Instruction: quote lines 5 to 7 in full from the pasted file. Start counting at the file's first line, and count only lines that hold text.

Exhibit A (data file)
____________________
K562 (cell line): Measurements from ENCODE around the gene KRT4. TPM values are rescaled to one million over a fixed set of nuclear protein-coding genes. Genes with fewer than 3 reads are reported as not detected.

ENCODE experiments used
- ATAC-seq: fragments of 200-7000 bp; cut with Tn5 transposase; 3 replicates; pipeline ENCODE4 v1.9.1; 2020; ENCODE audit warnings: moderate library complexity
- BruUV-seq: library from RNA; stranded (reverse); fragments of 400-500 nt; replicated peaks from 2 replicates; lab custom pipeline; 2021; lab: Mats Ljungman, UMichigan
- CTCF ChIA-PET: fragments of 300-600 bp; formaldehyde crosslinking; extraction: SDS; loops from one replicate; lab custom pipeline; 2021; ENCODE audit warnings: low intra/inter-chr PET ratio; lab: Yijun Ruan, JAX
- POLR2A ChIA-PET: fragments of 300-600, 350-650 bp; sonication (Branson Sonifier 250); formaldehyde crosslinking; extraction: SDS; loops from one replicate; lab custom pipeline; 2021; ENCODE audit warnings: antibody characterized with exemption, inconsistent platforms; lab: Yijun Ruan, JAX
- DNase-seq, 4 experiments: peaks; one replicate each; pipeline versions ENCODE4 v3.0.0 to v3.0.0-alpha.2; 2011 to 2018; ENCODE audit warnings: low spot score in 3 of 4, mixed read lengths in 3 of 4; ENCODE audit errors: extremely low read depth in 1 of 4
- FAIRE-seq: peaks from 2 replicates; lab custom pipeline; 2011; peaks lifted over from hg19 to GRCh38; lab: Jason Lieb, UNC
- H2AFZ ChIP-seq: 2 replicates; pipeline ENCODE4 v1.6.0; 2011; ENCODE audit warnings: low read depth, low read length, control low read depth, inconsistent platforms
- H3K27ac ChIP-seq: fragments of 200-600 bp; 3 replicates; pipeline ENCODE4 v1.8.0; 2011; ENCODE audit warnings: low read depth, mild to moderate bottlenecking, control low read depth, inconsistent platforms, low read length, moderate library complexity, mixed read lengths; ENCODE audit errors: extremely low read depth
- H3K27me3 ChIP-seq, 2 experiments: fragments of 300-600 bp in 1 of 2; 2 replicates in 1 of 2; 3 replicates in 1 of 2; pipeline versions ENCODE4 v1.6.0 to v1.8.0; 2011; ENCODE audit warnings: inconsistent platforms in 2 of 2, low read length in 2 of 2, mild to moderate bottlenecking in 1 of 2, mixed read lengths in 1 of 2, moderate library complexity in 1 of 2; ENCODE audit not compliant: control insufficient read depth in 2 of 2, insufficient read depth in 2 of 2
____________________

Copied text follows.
- CTCF ChIA-PET: fragments of 300-600 bp; formaldehyde crosslinking; extraction: SDS; loops from one replicate; lab custom pipeline; 2021; ENCODE audit warnings: low intra/inter-chr PET ratio; lab: Yijun Ruan, JAX
- POLR2A ChIA-PET: fragments of 300-600, 350-650 bp; sonication (Branson Sonifier 250); formaldehyde crosslinking; extraction: SDS; loops from one replicate; lab custom pipeline; 2021; ENCODE audit warnings: antibody characterized with exemption, inconsistent platforms; lab: Yijun Ruan, JAX
- DNase-seq, 4 experiments: peaks; one replicate each; pipeline versions ENCODE4 v3.0.0 to v3.0.0-alpha.2; 2011 to 2018; ENCODE audit warnings: low spot score in 3 of 4, mixed read lengths in 3 of 4; ENCODE audit errors: extremely low read depth in 1 of 4